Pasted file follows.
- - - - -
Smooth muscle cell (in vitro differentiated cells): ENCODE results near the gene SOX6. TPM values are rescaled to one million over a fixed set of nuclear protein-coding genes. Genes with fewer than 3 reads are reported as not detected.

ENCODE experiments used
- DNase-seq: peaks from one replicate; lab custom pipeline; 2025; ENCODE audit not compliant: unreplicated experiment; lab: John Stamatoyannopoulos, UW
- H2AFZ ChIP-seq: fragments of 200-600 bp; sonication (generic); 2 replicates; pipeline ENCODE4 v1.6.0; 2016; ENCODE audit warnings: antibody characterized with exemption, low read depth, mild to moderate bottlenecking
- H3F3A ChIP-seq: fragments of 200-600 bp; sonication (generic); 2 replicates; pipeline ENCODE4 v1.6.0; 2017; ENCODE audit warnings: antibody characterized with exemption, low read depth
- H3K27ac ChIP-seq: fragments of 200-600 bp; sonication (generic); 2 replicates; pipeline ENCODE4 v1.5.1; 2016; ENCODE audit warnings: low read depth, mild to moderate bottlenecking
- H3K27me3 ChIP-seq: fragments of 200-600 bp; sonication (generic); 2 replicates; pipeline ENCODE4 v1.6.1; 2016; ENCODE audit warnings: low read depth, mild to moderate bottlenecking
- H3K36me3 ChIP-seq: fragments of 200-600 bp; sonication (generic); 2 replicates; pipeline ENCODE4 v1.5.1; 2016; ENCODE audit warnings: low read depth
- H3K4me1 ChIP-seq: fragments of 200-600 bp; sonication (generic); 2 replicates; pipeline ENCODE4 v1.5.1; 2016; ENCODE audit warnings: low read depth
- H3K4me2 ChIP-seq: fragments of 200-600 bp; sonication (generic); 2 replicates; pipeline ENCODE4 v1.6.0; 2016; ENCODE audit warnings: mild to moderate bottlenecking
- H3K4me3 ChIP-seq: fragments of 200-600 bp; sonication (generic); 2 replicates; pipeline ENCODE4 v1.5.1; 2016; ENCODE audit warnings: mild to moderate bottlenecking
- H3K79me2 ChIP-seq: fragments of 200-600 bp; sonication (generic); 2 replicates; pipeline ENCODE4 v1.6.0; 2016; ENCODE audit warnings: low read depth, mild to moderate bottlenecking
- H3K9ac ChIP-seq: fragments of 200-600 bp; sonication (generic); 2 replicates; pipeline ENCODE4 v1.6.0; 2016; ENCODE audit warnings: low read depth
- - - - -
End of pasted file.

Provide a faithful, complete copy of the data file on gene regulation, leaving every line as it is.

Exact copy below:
Smooth muscle cell (in vitro differentiated cells): ENCODE results near the gene SOX6. TPM values are rescaled to one million over a fixed set of nuclear protein-coding genes. Genes with fewer than 3 reads are reported as not detected.

ENCODE experiments used
- DNase-seq: peaks from one replicate; lab custom pipeline; 2025; ENCODE audit not compliant: unreplicated experiment; lab: John Stamatoyannopoulos, UW
- H2AFZ ChIP-seq: fragments of 200-600 bp; sonication (generic); 2 replicates; pipeline ENCODE4 v1.6.0; 2016; ENCODE audit warnings: antibody characterized with exemption, low read depth, mild to moderate bottlenecking
- H3F3A ChIP-seq: fragments of 200-600 bp; sonication (generic); 2 replicates; pipeline ENCODE4 v1.6.0; 2017; ENCODE audit warnings: antibody characterized with exemption, low read depth
- H3K27ac ChIP-seq: fragments of 200-600 bp; sonication (generic); 2 replicates; pipeline ENCODE4 v1.5.1; 2016; ENCODE audit warnings: low read depth, mild to moderate bottlenecking
- H3K27me3 ChIP-seq: fragments of 200-600 bp; sonication (generic); 2 replicates; pipeline ENCODE4 v1.6.1; 2016; ENCODE audit warnings: low read depth, mild to moderate bottlenecking
- H3K36me3 ChIP-seq: fragments of 200-600 bp; sonication (generic); 2 replicates; pipeline ENCODE4 v1.5.1; 2016; ENCODE audit warnings: low read depth
- H3K4me1 ChIP-seq: fragments of 200-600 bp; sonication (generic); 2 replicates; pipeline ENCODE4 v1.5.1; 2016; ENCODE audit warnings: low read depth
- H3K4me2 ChIP-seq: fragments of 200-600 bp; sonication (generic); 2 replicates; pipeline ENCODE4 v1.6.0; 2016; ENCODE audit warnings: mild to moderate bottlenecking
- H3K4me3 ChIP-seq: fragments of 200-600 bp; sonication (generic); 2 replicates; pipeline ENCODE4 v1.5.1; 2016; ENCODE audit warnings: mild to moderate bottlenecking
- H3K79me2 ChIP-seq: fragments of 200-600 bp; sonication (generic); 2 replicates; pipeline ENCODE4 v1.6.0; 2016; ENCODE audit warnings: low read depth, mild to moderate bottlenecking
- H3K9ac ChIP-seq: fragments of 200-600 bp; sonication (generic); 2 replicates; pipeline ENCODE4 v1.6.0; 2016; ENCODE audit warnings: low read depth